Fears for animal welfare as first Australian state bans horse and dog racing amid coronavirus crisis | Sport

Tasmania has banned horse and greyhound racing “effective immediately” in the latest wave of shutdowns intended to stop the spread of the coronavirus, while the racing industry in other states is quietly trying to make arrangements to house thousands of furloughed racehorses should the ban become national.

Tasmanian premier Peter Gutwein announced the ban on Thursday, cancelling all race meetings for four weeks but allowing training facilities and people responsible for the care and wellbeing of the animals to continue operating.

Explaining the decision, which followed an outbreak of Covid-19 in the regional hub of Devonport, Gutwein said he was concerned that large groups of people were continuing to gather at the races, even though spectators have been banned.

“Many of them live in regional and rural Tasmania; what we don’t want to do is to increase the risk to those regional and rural communities,” he told reporters in Hobart. “Effective immediately, racing in Tasmania will cease.”

The Tasmanian ban comes as the horse industry has warned of an “animal welfare tsunami” caused by the coronavirus shutdowns which they say could see animals neglected or sent to slaughter by owners who can no longer care for them.

Horse and dog racing has been allowed to continue in Australia, without crowds and with reduced fields. Ireland shut down racing last week, following the United Kingdom. Hong Kong and Japan are still running.

New South Wales Greens senator Mehreen Faruqi has called on other states to follow Tasmania’s lead, saying it was “absolutely crazy that greyhound and horse racing is continuing in the middle of a global pandemic”.

Racing Victoria said it would continue racing after Victoria introduced tough stage-three social distancing laws this week. Jamie Stier, the executive general manager of integrity services, said the industry was “continually reviewing our biosecurity protocols” and “learning from our collective experiences over the past three weeks”.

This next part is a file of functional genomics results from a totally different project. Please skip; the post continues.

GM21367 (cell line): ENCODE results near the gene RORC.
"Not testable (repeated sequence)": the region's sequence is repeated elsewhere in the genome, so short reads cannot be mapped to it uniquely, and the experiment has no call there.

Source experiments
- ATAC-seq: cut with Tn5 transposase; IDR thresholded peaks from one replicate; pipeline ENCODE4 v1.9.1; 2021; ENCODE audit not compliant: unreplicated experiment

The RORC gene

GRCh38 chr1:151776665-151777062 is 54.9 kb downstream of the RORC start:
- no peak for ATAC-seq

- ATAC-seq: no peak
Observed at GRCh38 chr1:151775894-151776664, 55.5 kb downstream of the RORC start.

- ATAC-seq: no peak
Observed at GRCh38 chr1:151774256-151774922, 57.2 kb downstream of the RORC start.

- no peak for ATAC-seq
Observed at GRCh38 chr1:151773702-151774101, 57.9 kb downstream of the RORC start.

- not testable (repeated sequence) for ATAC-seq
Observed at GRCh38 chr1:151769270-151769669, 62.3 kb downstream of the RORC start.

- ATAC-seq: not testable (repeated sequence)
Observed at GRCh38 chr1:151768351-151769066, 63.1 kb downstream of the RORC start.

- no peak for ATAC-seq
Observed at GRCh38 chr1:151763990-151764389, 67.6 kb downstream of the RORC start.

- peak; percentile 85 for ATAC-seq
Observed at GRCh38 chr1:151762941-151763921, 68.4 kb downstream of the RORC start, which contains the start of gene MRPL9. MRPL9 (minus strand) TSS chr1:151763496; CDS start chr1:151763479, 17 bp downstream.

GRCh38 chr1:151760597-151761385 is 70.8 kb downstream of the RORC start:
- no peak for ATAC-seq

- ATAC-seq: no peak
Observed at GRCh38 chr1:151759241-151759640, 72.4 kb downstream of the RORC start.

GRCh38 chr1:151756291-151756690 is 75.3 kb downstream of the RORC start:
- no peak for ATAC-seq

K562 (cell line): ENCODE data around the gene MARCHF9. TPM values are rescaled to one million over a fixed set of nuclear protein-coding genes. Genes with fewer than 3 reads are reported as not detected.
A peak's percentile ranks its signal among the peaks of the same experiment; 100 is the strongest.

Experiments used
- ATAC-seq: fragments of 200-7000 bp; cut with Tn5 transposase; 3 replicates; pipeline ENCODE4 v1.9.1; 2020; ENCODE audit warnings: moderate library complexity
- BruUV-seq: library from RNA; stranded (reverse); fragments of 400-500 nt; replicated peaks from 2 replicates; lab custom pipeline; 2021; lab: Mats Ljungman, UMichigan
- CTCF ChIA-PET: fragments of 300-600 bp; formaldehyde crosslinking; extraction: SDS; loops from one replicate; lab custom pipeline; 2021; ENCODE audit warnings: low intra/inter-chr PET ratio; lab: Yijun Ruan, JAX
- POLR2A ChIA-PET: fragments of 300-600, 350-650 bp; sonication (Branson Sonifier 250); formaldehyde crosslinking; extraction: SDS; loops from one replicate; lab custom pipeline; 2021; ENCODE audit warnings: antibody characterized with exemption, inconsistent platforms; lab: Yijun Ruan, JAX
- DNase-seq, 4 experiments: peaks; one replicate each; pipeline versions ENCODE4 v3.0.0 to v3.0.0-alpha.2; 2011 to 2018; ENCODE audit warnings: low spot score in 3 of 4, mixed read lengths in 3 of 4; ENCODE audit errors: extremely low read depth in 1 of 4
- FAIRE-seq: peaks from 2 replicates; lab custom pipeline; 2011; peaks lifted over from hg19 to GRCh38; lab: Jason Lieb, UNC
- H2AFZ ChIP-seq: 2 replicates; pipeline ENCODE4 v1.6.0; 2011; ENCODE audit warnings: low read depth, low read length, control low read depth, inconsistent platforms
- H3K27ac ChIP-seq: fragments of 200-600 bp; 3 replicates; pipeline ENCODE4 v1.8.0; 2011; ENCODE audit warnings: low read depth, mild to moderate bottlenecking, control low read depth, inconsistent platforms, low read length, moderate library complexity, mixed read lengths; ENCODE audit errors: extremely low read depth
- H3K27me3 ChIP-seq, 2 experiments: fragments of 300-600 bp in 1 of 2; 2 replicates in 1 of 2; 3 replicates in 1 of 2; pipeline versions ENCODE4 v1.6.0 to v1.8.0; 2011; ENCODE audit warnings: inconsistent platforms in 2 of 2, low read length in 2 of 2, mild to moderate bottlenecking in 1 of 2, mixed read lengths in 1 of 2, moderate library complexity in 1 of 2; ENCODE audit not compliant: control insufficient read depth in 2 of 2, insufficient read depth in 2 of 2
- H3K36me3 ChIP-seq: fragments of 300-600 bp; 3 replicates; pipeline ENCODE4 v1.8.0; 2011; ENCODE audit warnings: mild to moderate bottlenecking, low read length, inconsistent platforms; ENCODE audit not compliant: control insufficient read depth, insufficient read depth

Both thoroughbred and harness racing was suspended last week due to coronavirus scares, but the sport resumed when tests were returned negative.

If racing is shut down, there are potentially more than 20,000 horses that would need to be moved from trainers’ properties – where the daily cost to owners is higher – to studs and other agistment farms.

Tom Reilly, the chief executive of Thoroughbred Breeders Australia, said stud and agistment farms were looking at ways to increase capacity “if the need arose”.

“Nobody quite knows what the capacity is for farms to take horses leaving racing because we’ve never been in a position whereby, if there was a shutdown of racing, so many would be leaving at one time,” he said.

RSPCA chief scientist Bidda Jones said it was “inevitable” that horse racing would be suspended in Australia.

Jones said the RSPCA did not think it was essential that horse racing be allowed to continue. But she said those whose job it is to provide basic care for horses, including feeding, grooming and exercising, should be listed as essential workers.

Jones said a shutdown posed “a huge risk” to horse welfare and the industry needed to prepare so it was not attempting to retire a large number of horses at once.

Julie Fiedler from Horse SA said that widespread job losses caused by the shutdown of the hospitality industry and other coronavirus control measures would cause a “silent animal welfare tsunami” as people became unable to afford to care for their horses. Major saleyards such as Echuca and Pakenham in Victoria have suspended their horse sales, leaving knackeries the only option for a quick sale.

“If it goes on for an extended period of time, people are going to have to reevaluate the cost of keeping a horse,” she said.

Shutting down racing could see the accelerated retirement of a number of horses, at a time when retrainers are unable to take them on.

“Definitely keeping the racing industry going is better for horses at the moment,” Fiedler said.

Reilly said the thoroughbred industry was also concerned about the impact of a recession, saying “it’s clear everybody understands this is a possible issue and that we need to be looking at what the impacts will be from a welfare perspective”.

The industry last year committed to improving outcomes for horses retiring from racing.


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